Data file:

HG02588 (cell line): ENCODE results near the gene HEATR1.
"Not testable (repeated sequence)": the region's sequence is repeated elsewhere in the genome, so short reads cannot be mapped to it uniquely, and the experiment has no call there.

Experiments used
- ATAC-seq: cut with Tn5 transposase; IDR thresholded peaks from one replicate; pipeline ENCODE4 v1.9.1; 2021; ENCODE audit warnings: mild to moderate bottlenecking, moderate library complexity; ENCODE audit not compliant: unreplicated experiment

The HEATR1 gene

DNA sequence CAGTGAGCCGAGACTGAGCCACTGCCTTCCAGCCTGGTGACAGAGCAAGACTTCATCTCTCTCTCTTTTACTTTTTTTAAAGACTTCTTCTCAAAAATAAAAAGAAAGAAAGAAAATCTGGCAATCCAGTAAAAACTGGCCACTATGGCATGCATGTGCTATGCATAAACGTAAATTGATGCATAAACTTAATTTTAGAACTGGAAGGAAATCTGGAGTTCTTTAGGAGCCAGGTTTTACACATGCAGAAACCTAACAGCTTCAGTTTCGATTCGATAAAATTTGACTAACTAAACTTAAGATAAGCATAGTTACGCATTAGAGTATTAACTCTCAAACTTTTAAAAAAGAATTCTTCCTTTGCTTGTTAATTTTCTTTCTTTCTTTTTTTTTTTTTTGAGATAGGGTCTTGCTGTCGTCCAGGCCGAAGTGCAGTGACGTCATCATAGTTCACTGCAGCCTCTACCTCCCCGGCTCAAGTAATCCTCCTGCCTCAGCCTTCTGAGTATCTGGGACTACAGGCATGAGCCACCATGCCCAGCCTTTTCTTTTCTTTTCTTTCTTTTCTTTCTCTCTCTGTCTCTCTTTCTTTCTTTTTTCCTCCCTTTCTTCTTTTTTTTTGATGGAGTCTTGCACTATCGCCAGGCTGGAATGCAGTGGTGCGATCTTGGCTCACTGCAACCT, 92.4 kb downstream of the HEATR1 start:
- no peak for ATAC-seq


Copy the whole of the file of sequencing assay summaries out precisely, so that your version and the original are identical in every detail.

HG02588 (cell line): ENCODE results near the gene HEATR1.
"Not testable (repeated sequence)": the region's sequence is repeated elsewhere in the genome, so short reads cannot be mapped to it uniquely, and the experiment has no call there.

Experiments used
- ATAC-seq: cut with Tn5 transposase; IDR thresholded peaks from one replicate; pipeline ENCODE4 v1.9.1; 2021; ENCODE audit warnings: mild to moderate bottlenecking, moderate library complexity; ENCODE audit not compliant: unreplicated experiment

The HEATR1 gene

DNA sequence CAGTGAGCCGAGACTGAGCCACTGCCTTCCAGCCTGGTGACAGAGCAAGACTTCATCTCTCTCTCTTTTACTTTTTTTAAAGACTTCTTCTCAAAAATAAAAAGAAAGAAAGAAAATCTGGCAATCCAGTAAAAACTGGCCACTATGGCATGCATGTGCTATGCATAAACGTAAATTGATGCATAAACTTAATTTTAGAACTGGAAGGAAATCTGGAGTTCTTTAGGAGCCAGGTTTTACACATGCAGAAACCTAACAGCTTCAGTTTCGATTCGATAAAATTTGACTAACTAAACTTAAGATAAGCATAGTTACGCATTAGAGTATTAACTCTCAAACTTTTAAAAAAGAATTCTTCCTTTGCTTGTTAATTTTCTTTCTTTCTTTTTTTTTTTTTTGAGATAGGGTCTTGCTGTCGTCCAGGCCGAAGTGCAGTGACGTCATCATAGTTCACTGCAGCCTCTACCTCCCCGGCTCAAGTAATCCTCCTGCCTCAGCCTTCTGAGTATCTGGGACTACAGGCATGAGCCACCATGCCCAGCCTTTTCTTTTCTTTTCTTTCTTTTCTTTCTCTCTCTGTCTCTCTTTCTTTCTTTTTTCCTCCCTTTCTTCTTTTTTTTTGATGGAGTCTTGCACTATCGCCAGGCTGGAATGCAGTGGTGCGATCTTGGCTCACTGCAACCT, 92.4 kb downstream of the HEATR1 start:
- no peak for ATAC-seq